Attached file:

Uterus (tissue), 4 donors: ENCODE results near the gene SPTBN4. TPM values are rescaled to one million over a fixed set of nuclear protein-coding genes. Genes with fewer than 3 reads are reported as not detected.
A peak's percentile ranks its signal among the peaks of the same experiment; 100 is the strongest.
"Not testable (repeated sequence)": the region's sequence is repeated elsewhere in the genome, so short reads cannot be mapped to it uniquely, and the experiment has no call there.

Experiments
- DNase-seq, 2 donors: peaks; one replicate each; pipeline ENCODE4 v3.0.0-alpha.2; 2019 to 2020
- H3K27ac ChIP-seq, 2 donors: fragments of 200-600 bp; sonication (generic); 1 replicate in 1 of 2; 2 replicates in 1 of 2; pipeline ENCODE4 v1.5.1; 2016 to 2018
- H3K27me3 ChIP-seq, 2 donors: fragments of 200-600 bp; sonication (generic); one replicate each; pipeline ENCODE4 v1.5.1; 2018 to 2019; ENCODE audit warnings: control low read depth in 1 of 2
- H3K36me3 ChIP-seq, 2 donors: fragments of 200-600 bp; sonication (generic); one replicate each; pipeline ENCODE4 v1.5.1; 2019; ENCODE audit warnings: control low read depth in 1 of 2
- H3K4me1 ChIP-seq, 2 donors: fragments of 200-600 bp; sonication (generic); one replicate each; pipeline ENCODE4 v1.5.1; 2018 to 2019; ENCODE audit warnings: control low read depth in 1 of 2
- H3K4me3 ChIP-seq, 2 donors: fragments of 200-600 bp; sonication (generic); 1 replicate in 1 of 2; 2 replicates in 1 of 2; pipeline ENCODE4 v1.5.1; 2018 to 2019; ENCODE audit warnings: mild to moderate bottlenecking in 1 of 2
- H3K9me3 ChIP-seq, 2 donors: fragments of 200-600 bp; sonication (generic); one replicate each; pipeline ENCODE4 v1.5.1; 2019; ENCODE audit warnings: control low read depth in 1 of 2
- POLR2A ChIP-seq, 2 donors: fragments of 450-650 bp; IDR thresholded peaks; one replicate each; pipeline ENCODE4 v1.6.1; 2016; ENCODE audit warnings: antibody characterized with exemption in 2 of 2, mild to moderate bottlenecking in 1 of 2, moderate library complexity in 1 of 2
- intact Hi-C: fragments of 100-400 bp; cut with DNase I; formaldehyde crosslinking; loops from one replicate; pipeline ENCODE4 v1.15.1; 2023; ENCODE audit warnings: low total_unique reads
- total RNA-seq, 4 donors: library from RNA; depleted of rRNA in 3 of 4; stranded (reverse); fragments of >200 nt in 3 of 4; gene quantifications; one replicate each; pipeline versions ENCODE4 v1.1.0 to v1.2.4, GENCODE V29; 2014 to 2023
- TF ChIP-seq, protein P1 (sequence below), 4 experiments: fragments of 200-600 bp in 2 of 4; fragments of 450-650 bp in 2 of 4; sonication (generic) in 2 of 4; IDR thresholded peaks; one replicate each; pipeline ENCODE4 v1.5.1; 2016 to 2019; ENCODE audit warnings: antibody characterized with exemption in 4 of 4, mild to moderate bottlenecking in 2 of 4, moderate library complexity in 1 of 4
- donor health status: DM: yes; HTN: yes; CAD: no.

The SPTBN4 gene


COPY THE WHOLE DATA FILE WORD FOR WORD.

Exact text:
Uterus (tissue), 4 donors: ENCODE results near the gene SPTBN4. TPM values are rescaled to one million over a fixed set of nuclear protein-coding genes. Genes with fewer than 3 reads are reported as not detected.
A peak's percentile ranks its signal among the peaks of the same experiment; 100 is the strongest.
"Not testable (repeated sequence)": the region's sequence is repeated elsewhere in the genome, so short reads cannot be mapped to it uniquely, and the experiment has no call there.

Experiments
- DNase-seq, 2 donors: peaks; one replicate each; pipeline ENCODE4 v3.0.0-alpha.2; 2019 to 2020
- H3K27ac ChIP-seq, 2 donors: fragments of 200-600 bp; sonication (generic); 1 replicate in 1 of 2; 2 replicates in 1 of 2; pipeline ENCODE4 v1.5.1; 2016 to 2018
- H3K27me3 ChIP-seq, 2 donors: fragments of 200-600 bp; sonication (generic); one replicate each; pipeline ENCODE4 v1.5.1; 2018 to 2019; ENCODE audit warnings: control low read depth in 1 of 2
- H3K36me3 ChIP-seq, 2 donors: fragments of 200-600 bp; sonication (generic); one replicate each; pipeline ENCODE4 v1.5.1; 2019; ENCODE audit warnings: control low read depth in 1 of 2
- H3K4me1 ChIP-seq, 2 donors: fragments of 200-600 bp; sonication (generic); one replicate each; pipeline ENCODE4 v1.5.1; 2018 to 2019; ENCODE audit warnings: control low read depth in 1 of 2
- H3K4me3 ChIP-seq, 2 donors: fragments of 200-600 bp; sonication (generic); 1 replicate in 1 of 2; 2 replicates in 1 of 2; pipeline ENCODE4 v1.5.1; 2018 to 2019; ENCODE audit warnings: mild to moderate bottlenecking in 1 of 2
- H3K9me3 ChIP-seq, 2 donors: fragments of 200-600 bp; sonication (generic); one replicate each; pipeline ENCODE4 v1.5.1; 2019; ENCODE audit warnings: control low read depth in 1 of 2
- POLR2A ChIP-seq, 2 donors: fragments of 450-650 bp; IDR thresholded peaks; one replicate each; pipeline ENCODE4 v1.6.1; 2016; ENCODE audit warnings: antibody characterized with exemption in 2 of 2, mild to moderate bottlenecking in 1 of 2, moderate library complexity in 1 of 2
- intact Hi-C: fragments of 100-400 bp; cut with DNase I; formaldehyde crosslinking; loops from one replicate; pipeline ENCODE4 v1.15.1; 2023; ENCODE audit warnings: low total_unique reads
- total RNA-seq, 4 donors: library from RNA; depleted of rRNA in 3 of 4; stranded (reverse); fragments of >200 nt in 3 of 4; gene quantifications; one replicate each; pipeline versions ENCODE4 v1.1.0 to v1.2.4, GENCODE V29; 2014 to 2023
- TF ChIP-seq, protein P1 (sequence below), 4 experiments: fragments of 200-600 bp in 2 of 4; fragments of 450-650 bp in 2 of 4; sonication (generic) in 2 of 4; IDR thresholded peaks; one replicate each; pipeline ENCODE4 v1.5.1; 2016 to 2019; ENCODE audit warnings: antibody characterized with exemption in 4 of 4, mild to moderate bottlenecking in 2 of 4, moderate library complexity in 1 of 4
- donor health status: DM: yes; HTN: yes; CAD: no.

The SPTBN4 gene